Mayor must now get a grip of London’s housing crisis
08 May 2012
Extra powers needed to boost capital’s house-building, curb rising prices & rents
London’s Mayor must make housing a policy priority, according to a new report, published today by the think tank IPPR. The report calls for new, decentralised powers over housing benefit for the London mayor as part of a rethink of welfare reform, along with tougher taxes on super-rich foreign buyers, to help fund the extra homes the capital needs.
IPPR analysis shows that by 2025 London faces a housing gap of 325,000 homes unless serious action is taken.
The report argues that London’s housing crisis is unique because:
- Average house purchase prices are 121 per cent higher in London than nationally (average house purchase prices in London recently rose to £345,298, up 2.8 per cent on the last year, and £138,766 more than in the next most expensive UK region).
- The average cost of buying a home in London ranges from £212,166 in Barking and Dagenham to £967,951 in Kensington and Chelsea (full breakdown below).
- Fewer Londoners can afford to own their own home (53 per cent of London households own, compared to 66 per cent nationally). The average age of first-time buyers in London is 43, five years older than the national average.
- Buying is still cheaper than renting: the average private rent is £1,281 per month and exceeds £1,000 a month in 22 of London’s 32 boroughs.
The report also shows that:
- London has the most overcrowded households of any region, with 220,000 households living in overcrowded accommodation (up 65,000 over the last decade).
- London accounts for the vast bulk of England’s homelessness and temporary accommodation cases, with 75 per cent of England’s households in temporary accommodation living in London.
- Londoners move often: 10 per cent of households in London have moved within the last 12 months, with the most ‘churn’ in the private rented sector.
The report recommends:
Increasing the supply of housing in the capital by:
- exploring new roles for Registered Social Landlords (RSLs) in the provision of new properties, including in the private rental sector; and,
- releasing more public land for development – not even counting their many small sites, public authorities in London hold enough land for more than 234,000 new homes.
Improving London’s welfare reforms by:
- in the short term, raising the Local Housing Allowance (LHA) caps in London by £10 per week; and,
- in the longer term, devolving power, resources and responsibility for housing, including housing benefit, to the mayor.
Achieving reasonable regulation of the private rented sector by:
- forming a London Rent Stabilisation Board to check unreasonable rent rises; and,
- starting an accreditation scheme to codify a new ‘something for something’ deal with landlords.
Increasing the taxation of foreign buyers of prime London property by:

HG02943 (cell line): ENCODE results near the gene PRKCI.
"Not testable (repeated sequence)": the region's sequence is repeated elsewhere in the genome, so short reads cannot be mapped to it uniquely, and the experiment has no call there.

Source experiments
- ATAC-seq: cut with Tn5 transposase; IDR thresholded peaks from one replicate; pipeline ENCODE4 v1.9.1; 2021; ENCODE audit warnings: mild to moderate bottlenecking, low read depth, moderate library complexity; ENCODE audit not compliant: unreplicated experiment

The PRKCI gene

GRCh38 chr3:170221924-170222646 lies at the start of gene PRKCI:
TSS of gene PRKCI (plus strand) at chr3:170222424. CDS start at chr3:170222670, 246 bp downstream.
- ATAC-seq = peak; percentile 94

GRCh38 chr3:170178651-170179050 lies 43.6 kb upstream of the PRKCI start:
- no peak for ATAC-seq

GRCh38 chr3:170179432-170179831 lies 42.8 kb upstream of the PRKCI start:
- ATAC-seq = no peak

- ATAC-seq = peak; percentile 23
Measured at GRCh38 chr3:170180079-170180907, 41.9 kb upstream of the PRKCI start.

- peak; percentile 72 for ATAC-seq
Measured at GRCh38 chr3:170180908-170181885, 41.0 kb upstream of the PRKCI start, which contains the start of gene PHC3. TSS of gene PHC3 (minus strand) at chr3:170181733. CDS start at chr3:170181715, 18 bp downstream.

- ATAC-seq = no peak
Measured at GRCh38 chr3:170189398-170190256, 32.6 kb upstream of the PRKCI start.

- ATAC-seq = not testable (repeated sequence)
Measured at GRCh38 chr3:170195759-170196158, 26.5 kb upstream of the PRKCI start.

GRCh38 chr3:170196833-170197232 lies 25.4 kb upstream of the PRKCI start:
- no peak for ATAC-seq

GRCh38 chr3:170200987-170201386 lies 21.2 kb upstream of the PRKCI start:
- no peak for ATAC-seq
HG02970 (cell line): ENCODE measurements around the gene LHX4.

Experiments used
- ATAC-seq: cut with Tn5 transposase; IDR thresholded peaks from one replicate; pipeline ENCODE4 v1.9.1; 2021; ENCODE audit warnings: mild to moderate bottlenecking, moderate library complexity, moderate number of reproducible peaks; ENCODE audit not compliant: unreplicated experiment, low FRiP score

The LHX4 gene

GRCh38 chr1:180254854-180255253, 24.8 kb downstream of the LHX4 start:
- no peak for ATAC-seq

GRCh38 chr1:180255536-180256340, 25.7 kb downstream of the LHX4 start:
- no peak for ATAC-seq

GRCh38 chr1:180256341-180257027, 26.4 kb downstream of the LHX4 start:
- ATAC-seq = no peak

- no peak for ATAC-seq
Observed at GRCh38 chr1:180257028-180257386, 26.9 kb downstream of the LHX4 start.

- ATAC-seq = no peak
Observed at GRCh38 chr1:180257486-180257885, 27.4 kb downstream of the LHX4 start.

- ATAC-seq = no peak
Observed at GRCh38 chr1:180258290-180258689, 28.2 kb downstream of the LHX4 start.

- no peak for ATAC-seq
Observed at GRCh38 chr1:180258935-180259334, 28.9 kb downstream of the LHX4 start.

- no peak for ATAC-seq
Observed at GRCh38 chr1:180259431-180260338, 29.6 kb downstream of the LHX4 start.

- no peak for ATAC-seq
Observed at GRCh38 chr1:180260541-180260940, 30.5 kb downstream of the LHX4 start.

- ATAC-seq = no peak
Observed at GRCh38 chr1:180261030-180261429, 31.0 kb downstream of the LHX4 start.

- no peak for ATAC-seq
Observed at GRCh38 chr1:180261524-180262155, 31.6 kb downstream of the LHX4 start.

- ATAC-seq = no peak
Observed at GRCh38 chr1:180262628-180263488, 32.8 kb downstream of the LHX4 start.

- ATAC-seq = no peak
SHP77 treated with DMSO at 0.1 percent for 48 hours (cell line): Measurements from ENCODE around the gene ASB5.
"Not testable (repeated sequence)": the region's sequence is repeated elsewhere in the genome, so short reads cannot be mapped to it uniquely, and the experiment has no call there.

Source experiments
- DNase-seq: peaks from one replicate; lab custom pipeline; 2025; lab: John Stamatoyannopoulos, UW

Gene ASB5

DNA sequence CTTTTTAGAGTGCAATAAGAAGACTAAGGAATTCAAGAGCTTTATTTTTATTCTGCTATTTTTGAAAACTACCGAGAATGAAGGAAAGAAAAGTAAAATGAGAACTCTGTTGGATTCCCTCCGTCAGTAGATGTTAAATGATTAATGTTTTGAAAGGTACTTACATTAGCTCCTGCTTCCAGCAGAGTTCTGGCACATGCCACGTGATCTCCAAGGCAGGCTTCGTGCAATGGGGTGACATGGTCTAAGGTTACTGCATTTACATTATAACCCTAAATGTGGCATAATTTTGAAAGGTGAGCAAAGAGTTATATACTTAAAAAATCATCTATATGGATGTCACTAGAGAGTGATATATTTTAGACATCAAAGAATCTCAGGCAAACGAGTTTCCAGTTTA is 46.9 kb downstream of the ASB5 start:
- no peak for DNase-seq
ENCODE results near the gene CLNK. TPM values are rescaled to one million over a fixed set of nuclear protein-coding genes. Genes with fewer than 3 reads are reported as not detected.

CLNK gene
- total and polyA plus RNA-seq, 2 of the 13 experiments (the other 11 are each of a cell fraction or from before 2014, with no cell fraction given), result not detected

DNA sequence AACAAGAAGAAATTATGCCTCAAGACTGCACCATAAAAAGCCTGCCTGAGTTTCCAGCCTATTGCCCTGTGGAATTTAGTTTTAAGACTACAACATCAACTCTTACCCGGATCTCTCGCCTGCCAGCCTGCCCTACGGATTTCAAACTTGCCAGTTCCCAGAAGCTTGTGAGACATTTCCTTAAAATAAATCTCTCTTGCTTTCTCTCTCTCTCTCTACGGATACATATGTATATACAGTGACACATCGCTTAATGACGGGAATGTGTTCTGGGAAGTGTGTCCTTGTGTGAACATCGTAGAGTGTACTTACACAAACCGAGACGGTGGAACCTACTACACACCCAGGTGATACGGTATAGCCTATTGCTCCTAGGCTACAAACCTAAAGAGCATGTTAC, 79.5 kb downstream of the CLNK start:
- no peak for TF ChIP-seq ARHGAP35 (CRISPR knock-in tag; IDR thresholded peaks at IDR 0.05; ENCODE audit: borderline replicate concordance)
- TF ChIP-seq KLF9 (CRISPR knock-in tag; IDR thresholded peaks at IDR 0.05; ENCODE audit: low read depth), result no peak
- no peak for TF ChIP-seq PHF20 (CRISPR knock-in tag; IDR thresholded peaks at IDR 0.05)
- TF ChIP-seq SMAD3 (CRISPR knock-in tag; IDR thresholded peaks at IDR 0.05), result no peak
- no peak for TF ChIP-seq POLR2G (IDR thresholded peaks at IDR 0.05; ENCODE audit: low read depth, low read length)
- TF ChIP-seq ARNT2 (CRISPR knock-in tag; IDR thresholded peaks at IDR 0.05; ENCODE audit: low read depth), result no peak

- pressing ahead with levying capital gains tax, inheritance tax and a new ‘piggy bank tax’ of 2 per cent a year on overseas buyers of London properties worth more than £2 million – a measure government is consulting on.
Andy Hull, Senior Research Fellow, said:
“London’s housing crisis is a crisis of affordability, for buyers and renters alike. Without a major increase in housing supply, it is hard to see a way out.
“But London’s housing problems were not created yesterday and will not be solved tomorrow. It will take many years to address the imbalances and inequalities which have built up over recent decades.
“London’s sheer scale and its particular economics mean that national housing policies frequently do not fit with the reality of housing in London and have a distorted impact on those who live in the city. London’s Mayor can use his office and its strategic role in relation to London’s 32 boroughs in ways that would be unthinkable or unworkable elsewhere in the UK.
“London is facing a housing crisis exacerbated by the rest of the UK’s reluctance to fund housing benefit costs in the capital. Families who find themselves living with a shortfall in their rent as a result of benefit changes are likely to struggle to find affordable alternatives because of the shortage and high cost of housing in London.
“The mayor should be able to determine how housing benefit is allocated across London and set the relevant limits in line with prevailing market and economic conditions. This would enable the mayor to adjust the current caps and remove the worst iniquities which he spoke out against during his campaign.”
Notes to Editors
IPPR’s new report - Affordable capital? Housing in London – is available in advance on request from the IPPR press office and will be available to download from: http://bit.ly/IPPR9064
The average price of a property in London is:
Kensington & Chelsea - £967,951
Westminster - £677,752
Camden - £578,803
Hammersmith & Fulham - £526,964
Richmond Upon Thames - £455,386
Wandsworth - £389,102
Hackney - £386,842
Southwark - £369,877
Barnet - £354294
Tower Hamlets - £347537
Lambeth - £348,437
Haringey - £341,146
Merton - £333,289
Ealing - £330,791
Brent - £319,931
Kingston Upon Thames - £319,582
Redbridge - £295,176
Harrow - £291,403
Hounslow - £281,877
Bromley - £290,205
Lewisham - £271909
Greenwich - £257,338
Hillingdon - £260,980
Enfield - £261,322
Havering - £254,427
Croydon - £245,005
Sutton - £244,659
Waltham Forest - £241,985
Bexley - £225,233
Newham - £221,228
Barking & Dagenham - £212,166
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